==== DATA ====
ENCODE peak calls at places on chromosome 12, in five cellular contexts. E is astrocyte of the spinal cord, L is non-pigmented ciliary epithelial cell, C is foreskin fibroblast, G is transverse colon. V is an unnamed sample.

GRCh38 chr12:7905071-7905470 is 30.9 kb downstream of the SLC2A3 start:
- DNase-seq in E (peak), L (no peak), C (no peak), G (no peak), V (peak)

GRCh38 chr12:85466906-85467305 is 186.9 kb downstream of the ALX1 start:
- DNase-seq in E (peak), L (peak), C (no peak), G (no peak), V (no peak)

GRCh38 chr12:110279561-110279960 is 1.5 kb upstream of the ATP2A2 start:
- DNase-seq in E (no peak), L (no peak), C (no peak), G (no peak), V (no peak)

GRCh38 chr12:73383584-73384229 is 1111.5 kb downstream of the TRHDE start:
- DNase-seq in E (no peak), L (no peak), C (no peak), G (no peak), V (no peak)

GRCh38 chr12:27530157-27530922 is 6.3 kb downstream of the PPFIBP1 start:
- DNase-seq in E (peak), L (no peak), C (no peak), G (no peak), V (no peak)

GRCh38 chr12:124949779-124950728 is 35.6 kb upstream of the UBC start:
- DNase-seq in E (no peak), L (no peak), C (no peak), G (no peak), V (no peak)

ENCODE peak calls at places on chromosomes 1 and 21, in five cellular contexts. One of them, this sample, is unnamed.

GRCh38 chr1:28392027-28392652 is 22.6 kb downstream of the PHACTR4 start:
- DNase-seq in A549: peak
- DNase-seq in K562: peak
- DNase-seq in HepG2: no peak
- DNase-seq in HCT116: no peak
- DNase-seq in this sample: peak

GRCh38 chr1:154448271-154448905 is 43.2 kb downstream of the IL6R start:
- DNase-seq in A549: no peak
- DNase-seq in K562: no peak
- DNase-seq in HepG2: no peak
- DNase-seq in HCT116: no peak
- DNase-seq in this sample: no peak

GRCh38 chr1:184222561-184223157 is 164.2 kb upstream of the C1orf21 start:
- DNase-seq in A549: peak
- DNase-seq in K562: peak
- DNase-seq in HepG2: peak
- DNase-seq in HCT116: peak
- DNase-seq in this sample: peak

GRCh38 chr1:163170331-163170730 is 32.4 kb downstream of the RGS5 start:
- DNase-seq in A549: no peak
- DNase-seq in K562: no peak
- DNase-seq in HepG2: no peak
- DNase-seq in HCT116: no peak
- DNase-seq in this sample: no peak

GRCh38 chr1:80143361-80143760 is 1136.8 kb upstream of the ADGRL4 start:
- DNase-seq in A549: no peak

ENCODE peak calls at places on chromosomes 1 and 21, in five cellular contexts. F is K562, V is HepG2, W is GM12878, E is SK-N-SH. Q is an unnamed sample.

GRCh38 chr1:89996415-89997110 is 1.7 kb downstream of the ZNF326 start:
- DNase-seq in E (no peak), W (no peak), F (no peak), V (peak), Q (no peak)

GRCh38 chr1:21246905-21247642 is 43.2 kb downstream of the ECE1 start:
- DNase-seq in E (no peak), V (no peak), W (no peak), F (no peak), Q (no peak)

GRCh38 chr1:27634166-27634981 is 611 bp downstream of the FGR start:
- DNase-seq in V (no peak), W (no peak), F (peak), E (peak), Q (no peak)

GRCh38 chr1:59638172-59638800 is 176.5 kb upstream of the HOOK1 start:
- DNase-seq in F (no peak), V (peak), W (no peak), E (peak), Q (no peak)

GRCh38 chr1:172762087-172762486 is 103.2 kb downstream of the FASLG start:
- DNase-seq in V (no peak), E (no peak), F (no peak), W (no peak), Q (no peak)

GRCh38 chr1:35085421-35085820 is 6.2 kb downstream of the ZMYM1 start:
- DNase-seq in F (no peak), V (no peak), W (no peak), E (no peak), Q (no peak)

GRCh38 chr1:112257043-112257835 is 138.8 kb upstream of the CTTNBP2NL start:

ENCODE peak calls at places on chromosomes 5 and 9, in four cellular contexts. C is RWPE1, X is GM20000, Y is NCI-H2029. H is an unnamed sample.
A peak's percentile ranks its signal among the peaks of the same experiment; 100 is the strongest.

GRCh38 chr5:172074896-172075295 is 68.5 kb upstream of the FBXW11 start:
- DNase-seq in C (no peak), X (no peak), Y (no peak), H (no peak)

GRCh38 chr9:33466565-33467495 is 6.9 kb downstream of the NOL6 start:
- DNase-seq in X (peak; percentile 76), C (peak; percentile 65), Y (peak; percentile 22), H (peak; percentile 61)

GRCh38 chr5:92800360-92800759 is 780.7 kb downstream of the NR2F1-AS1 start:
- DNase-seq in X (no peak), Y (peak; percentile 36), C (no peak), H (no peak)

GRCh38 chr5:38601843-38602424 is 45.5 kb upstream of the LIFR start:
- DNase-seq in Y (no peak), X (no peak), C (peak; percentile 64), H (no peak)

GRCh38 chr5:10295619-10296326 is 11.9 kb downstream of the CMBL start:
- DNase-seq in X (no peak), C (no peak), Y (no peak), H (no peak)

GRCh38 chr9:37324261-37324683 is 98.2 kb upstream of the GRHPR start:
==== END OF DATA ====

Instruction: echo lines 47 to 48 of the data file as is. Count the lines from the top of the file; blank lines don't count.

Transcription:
- DNase-seq in V (no peak), W (no peak), F (peak), E (peak), Q (no peak)

GRCh38 chr1:59638172-59638800 is 176.5 kb upstream of the HOOK1 start: